Data reduction and inversion
During the seismic unrest at the central volcanic complex (CVC) on Tenerife bulk gravity increase was recorded across a network at the CVC between May 2004 and July 2005 [5]. Here we aim at interpreting the gravity signal in terms of multiple sources using a non-linear inversion based on line segments approximation. The gravity changes were corrected for water table changes [5] and kriging-extrapolated onto an equidistant grid with a step of 500 m (Fig. 1). A trend, determined as a 2D harmonic function within the survey area, coinciding with the observed data on the boundary [6] was removed, in order to minimize the edge effects and truncation errors. Residual gravity changes after the removal of trend are shown in Fig. 2. Horizontal coordinates in the figures are UTM easting and northing, gravity is given in mGals (1mGal = 10-5 m/s2). The residual gravity changes (Fig. 2) were then best-fitted with the gravitational effect of line segments, each being defined by seven sought parameter, twice the triplet of coordinates and a line density [7]. These parameters were determined by minimizing residuals in L2 norm by means of non-linear minimization procedure, using the gradient method of [4]. The line segments represent sources of temporal mass changes. With 3 line segments we achieve a fit of 3 μGal rms. Two of our segments, located to the NW of the Pico Viejo–Pico Teide (PV–PT) complex correlate with the NW seismogenic zone of [3].
Fig. 1. Observed gravity changes (mGal) |
Fig. 2. Residual gravity changes (mGal) |
They are located at depths 0–2 km b.s.l. The shallower SW line segment lies at the SW section of the caldera rim, and correlates with the SW seismogenic zone of [3].
Fig. 3 Shallow field (mGal) |
Fig. 4. Deep field (mGal) |
We suspect that these line segments are composite sources representing shallower hydrothermal fluids and deeper magma injection. To test this hypothesis, we separate these composite sources into shallow and deep sources as follows. We decompose the residual gravity changes (fig. 2) into a “shallow field” generated by presumed shallow sources and a “deep field” generated by deep sources. The division level of 4 km below sea lvel (b.s.l.) was chosen to match roughly the upper boundary of the two seismogenic zones of [3]. The decomposition procedure, based on stepwise upward, downward and upward sequential harmonic continuations, is described in [6]. The shallow and deep fields resulting from the decomposition are presented in figures 3 and 4, respectively. Again, both the shallow and deep fields are inverted in terms of their respective line segments. The inversion results in 3 shallow segments and 2 deep short and connected segments (one bent segment), see Fig. 5. The shallow and deep fields are approximated with rms of 2.3 and 0.7 mGal, respectively.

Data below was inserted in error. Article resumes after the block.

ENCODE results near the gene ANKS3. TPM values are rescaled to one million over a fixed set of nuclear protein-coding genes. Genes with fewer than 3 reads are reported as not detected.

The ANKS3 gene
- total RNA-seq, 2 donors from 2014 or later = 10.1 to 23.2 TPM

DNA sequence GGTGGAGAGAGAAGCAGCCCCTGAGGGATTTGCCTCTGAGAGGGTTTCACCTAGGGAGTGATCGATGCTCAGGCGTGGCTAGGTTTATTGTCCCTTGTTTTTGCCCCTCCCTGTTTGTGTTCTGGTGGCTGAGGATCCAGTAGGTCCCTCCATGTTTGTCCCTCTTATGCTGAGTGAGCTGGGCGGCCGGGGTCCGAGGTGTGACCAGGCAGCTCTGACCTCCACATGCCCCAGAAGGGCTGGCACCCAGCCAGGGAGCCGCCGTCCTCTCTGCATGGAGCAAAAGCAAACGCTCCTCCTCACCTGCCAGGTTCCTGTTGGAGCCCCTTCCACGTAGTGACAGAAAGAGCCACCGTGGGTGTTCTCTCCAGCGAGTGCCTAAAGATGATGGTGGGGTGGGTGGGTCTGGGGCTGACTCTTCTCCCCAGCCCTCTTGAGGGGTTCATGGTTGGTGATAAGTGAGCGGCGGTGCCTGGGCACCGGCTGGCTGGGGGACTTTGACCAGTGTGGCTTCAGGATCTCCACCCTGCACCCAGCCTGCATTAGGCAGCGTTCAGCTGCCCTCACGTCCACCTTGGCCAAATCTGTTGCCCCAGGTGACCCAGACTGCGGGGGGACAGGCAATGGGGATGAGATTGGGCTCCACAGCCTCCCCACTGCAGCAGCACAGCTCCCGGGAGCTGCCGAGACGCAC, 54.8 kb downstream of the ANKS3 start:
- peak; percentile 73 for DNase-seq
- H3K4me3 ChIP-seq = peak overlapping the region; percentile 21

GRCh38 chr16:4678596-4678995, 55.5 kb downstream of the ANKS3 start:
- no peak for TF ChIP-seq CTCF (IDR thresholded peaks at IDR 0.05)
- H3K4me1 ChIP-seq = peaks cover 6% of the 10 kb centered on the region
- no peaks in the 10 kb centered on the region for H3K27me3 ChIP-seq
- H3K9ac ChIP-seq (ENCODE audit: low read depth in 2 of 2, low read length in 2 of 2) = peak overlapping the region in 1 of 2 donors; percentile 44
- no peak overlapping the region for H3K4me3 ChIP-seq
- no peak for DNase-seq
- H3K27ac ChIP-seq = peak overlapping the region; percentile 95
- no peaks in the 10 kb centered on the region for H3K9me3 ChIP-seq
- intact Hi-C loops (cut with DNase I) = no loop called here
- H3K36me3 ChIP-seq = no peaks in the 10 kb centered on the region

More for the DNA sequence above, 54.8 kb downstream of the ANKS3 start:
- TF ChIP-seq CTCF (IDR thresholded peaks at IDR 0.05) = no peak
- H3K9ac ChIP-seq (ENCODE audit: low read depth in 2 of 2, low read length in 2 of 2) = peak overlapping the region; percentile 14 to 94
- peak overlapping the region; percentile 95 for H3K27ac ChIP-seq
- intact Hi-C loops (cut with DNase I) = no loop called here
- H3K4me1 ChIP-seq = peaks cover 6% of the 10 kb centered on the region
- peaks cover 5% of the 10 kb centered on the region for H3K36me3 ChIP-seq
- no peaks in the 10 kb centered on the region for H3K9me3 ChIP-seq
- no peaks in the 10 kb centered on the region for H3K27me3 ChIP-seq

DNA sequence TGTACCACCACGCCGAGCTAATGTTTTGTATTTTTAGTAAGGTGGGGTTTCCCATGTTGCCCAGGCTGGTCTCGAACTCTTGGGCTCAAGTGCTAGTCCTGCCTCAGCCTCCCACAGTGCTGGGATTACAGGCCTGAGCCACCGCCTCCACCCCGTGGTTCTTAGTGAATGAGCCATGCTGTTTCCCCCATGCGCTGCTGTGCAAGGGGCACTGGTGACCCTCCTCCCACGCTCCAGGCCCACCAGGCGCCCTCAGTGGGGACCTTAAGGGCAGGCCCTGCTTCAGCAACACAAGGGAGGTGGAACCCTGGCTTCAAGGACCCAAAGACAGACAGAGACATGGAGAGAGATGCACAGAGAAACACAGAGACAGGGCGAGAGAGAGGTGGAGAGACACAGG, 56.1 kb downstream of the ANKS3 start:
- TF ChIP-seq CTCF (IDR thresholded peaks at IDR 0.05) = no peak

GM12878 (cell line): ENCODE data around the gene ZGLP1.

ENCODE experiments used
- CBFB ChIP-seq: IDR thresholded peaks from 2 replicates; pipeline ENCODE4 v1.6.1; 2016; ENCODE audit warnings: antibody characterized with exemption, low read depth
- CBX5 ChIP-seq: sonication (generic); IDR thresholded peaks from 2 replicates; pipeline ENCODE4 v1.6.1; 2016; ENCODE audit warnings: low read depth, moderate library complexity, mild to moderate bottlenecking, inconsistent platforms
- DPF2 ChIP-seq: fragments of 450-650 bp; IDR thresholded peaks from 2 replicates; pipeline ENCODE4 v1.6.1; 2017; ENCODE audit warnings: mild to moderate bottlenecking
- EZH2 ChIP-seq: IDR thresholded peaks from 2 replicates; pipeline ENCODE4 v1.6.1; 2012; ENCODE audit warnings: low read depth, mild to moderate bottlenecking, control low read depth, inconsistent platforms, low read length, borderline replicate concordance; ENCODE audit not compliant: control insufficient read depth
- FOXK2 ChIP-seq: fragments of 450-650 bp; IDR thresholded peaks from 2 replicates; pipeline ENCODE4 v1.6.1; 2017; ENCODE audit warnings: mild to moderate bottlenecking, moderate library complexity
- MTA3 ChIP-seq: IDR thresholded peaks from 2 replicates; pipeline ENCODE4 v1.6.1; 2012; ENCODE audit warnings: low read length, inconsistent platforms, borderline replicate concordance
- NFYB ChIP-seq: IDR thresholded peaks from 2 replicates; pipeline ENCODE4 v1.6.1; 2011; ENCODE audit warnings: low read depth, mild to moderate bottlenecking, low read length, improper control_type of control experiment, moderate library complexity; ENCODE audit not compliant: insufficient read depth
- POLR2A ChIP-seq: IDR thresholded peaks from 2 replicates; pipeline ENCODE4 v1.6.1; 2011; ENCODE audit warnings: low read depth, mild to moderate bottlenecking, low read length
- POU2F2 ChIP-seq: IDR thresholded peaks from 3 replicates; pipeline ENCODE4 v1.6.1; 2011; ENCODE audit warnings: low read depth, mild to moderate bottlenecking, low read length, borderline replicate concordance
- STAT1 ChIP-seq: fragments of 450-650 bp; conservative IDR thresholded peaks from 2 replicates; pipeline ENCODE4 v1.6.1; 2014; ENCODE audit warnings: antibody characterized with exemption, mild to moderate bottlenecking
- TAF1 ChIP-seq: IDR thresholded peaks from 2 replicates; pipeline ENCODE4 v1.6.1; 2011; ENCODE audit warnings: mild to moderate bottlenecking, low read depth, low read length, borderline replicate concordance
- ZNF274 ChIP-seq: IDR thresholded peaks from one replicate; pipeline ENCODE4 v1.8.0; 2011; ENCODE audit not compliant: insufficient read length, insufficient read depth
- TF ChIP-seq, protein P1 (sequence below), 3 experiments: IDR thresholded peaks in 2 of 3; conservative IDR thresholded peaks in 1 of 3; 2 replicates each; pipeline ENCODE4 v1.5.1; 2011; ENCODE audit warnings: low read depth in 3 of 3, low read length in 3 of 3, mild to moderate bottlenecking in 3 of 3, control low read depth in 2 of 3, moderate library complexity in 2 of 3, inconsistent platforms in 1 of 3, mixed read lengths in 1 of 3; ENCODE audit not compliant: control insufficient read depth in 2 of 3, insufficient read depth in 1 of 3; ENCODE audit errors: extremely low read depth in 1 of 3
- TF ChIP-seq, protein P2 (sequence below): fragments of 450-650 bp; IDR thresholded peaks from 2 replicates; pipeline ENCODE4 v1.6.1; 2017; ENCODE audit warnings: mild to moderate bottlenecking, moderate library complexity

Fig. 5. The three shallow line segments and the short deep bent line segment.
Interpretation of inversion results and conclusion
Although the depth of the two NW segments found by inversion prior to signal decomposition matches the petrologically determined depth of phonolitic magma reservoirs beneath the PV-PT complex ([1] and [2]), we do not interpret them as magmatic sources. We suggest that they represent a superposition of shallower hydrothermal water and deeper magma injection triggering the rise of the fluids. This is why we carried on with their decomposition into shallow and deep sources. Upon decomposition the inversion yields shallow and deep line segments. Due to the spatial distribution of the shallow segments and the position of the deep one, as well as their spatial correlation with the seismogenic zones of [3], we interpret the shallow segments as sources of hydrothermal fluids, while the short deep segment as a magma injection at a depth of about 6 km, within the NW zone of VT events swarm identified by [3]. This hybrid nature of the observed unrest is best explained by the migration of hydrothermal fluids as a result of magma injection. Our inversion results and interpretation appear to be in fair agreement with the model of the tree-like magma intrusion proposed by [3].
References
1. Ablay, G.J., Martí J.: Stratigraphy, structure, and volcanic evolution of the Pico Teide – Pico Viejo formation, Tenerife, Canary Islands, J. Volcanol. Geotherm. Res., 103(1–4), 175–208 (2000)
2. Andújar, J., Costa, F., Martí, J.: Magma storage conditions of the last eruption of Teide volcano (Canary Islands, Spain). Bulletin of Volcanology 72, 381–395 (2010)
3. Cerdeña D.I., del Fresno C., Rivera L.: New insight on the increasing seismicity during Tenerife's 2004 volcanic reactivation. J. Volcanol. Geotherm. Res. 206, 15–29 (2011)
4. Fletcher R., Powell, M.J.D.: A rapidly convergent descent method for minimization. The Computer Journal 6(2): 163–168 (1963)
5. Gottsmann, J., Wooller, L., Martí, J., Fernández, J., Camacho, A.G., Gonzalez, P.J., Garcia, A., Rymer, H.: New evidence for the reawakening of Teide volcano. Geophys. Res. Lett., 33, L20311 (2006)
6. Prutkin I., Vajda P., Tenzer R., Bielik, M.: 3D inversion of gravity data by separation of sources and the method of local corrections: Kolarovo gravity high case study. Journal of Apllied Geophysics 75(3), 472–478 (2011)
7. Vajda P., Prutkin I., Tenzer R., Jentzsch G.: Inversion of temporal gravity changes by the method of local corrections: A case study from Mayon volcano, Philippines. J. Volcanol. Geotherm. Res. Vol. 241–242, 13–20 (2012)